Fifteen Eighty Four

Academic perspectives from Cambridge University Press


Unraveling the money-energy-technology complex

Alf Hornborg

We have heard it a thousand times. The world is going downhill and it’s the “system’s” fault. To save the planet, we must change the “system.” But what do we mean by the “system”? Capitalism? Is it “capitalism” that makes nations, corporations, and individuals seek out the best deals – which promotes low-wage labor and lax environmental legislation in the global South? Could a regime change abolish the profit motive, that is our greed? Could it make us abandon fossil energy, even though it remains the main engine of economic growth? We have not seen it happen, and yet it remains the faith of millions.

This is not to deny that the world is in dire straits. But to explain our predicament as the result of some abstract “capitalist property relations” is not very informative. Capitalist property relations are the result of general-purpose money. General-purpose money means that labor, land, and machinery can be bought and owned like other commodities. We all use money, regardless of regime. If there is a capitalist “system” to blame, it is the aggregate logic of the way we use money.

We all want our share of money. We would rather see it grow than diminish. This applies equally to nations, enterprises, and individual consumers. There are countless ways to make money grow. We wouldn’t have become so good at it if the possibilities had not been there to begin with – that is, if our use of general-purpose money had not given us opportunities to make it grow. We should call the driving force by its right name. Why call it “capitalist property relations”? Why not just call it general-purpose money? Its logic is the same, regardless of regime.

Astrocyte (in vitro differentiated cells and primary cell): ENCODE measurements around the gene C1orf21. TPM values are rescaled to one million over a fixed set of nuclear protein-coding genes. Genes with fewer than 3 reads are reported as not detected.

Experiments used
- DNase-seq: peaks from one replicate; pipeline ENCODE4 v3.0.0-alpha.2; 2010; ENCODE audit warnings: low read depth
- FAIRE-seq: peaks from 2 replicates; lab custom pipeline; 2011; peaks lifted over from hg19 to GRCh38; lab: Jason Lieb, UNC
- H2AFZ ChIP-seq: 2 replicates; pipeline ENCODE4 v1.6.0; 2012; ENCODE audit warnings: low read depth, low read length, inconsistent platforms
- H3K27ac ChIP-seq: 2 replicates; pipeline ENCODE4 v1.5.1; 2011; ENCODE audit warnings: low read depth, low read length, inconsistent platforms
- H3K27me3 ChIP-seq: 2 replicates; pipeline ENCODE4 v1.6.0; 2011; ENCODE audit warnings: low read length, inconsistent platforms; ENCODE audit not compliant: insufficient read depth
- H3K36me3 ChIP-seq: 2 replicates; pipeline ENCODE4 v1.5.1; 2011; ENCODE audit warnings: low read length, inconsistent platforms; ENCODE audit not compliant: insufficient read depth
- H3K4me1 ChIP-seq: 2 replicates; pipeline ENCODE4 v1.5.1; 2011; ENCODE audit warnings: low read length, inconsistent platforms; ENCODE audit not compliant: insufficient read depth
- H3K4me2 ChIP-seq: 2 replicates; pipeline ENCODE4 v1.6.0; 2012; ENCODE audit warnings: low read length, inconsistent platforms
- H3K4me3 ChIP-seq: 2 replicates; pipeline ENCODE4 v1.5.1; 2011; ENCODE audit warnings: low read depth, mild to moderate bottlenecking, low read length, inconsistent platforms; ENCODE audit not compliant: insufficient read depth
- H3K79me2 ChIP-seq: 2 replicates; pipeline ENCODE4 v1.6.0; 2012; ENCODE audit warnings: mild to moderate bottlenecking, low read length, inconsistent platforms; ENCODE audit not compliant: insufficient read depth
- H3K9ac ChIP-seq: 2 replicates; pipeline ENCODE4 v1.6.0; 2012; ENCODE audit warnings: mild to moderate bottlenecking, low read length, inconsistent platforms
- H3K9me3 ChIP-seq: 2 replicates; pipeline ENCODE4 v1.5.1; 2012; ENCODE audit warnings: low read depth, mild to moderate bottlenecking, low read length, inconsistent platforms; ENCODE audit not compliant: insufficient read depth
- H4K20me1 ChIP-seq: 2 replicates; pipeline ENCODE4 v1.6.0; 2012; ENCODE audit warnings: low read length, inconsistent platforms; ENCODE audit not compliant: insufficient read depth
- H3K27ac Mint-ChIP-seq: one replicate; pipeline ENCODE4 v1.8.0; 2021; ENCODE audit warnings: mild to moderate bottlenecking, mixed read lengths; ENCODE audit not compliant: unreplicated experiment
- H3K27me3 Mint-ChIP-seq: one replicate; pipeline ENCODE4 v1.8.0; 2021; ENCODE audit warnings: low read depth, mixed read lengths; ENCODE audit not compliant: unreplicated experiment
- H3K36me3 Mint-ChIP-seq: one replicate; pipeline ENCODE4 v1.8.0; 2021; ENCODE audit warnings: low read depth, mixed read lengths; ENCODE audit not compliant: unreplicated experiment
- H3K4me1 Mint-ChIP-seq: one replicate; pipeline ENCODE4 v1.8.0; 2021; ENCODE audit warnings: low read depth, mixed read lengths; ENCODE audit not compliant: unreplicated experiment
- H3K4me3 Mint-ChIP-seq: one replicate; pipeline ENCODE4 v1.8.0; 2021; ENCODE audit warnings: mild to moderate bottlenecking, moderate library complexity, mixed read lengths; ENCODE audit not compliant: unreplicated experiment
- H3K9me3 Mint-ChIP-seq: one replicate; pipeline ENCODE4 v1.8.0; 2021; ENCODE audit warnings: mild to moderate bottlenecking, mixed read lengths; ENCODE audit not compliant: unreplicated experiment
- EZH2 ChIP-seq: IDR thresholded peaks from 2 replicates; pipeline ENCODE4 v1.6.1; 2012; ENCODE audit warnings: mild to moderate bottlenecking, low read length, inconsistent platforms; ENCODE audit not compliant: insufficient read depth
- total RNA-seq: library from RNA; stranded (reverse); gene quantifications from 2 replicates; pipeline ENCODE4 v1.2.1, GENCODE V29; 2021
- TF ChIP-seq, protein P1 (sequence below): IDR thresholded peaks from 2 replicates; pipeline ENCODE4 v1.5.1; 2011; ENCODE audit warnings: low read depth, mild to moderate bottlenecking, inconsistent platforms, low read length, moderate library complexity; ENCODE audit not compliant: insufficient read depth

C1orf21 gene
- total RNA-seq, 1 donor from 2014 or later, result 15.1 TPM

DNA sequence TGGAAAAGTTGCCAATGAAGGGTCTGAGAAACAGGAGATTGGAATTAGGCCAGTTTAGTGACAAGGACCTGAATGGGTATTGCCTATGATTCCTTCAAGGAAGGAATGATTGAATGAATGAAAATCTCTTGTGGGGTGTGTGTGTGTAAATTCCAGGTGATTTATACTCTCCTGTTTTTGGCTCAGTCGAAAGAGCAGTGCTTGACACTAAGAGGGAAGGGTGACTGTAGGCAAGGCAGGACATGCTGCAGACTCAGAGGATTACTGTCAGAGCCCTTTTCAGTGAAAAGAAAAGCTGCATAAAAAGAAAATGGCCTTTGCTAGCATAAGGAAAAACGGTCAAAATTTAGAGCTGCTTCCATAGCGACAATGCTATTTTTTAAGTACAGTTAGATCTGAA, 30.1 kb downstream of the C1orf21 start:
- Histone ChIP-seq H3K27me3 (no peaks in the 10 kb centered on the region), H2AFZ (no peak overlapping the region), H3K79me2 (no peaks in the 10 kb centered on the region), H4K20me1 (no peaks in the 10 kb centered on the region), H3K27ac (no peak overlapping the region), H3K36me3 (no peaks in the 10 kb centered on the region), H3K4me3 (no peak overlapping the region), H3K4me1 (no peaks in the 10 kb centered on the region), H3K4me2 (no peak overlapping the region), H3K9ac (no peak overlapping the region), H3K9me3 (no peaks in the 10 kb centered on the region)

General-purpose money became a driving force as late as the eighteenth century. It integrated a world economy based on trade in cotton, slaves, and other commodities. It made the Industrial Revolution possible in the core of the British Empire. By investing in fossil-fueled machinery, the cotton textile industry in Britain was able to displace work and environmental loads to cotton plantations overseas. Steam technology saved time and space in Britain – at the expense of labor time and natural space on other continents. But although slaves were bought with cotton, clothed with cotton, and picked the cotton, we learned that steam engines had nothing to do with slavery. Engineering and economics have been kept apart ever since. We have been taught that technology is about harnessing physical properties of Nature, whereas economics is about how Society is organized. Engineers still don’t need to know anything about world society, nor do economists need to know anything about nature.

After two hundred years we discover that fossil-fueled technology was not the progress we thought it was. It now runs 90% of a world economy that is obscenely unequal and projected to make the Earth uninhabitable for humans. It is time to rethink what technological progress really is. And to ask ourselves not how to overthrow capitalism, but how to redesign money. Sure, we can call it “capitalism,” but to imagine a “post-capitalist” society still using general-purpose money is a contradiction in terms.

Nature, Society, and Justice in the Anthropocene By Nature, Society, and Justice in the Anthropocene

Nature, Society, and Justice in the Anthropocene By Nature, Society, and Justice in the Anthropocene



About The Author

Alf Hornborg

Alf Hornborg is an anthropologist and the Professor of Human Ecology at Lunds Universitet, Sweden. He is the author of The Power of the Machine (2001), Global Ecology and Unequal E...

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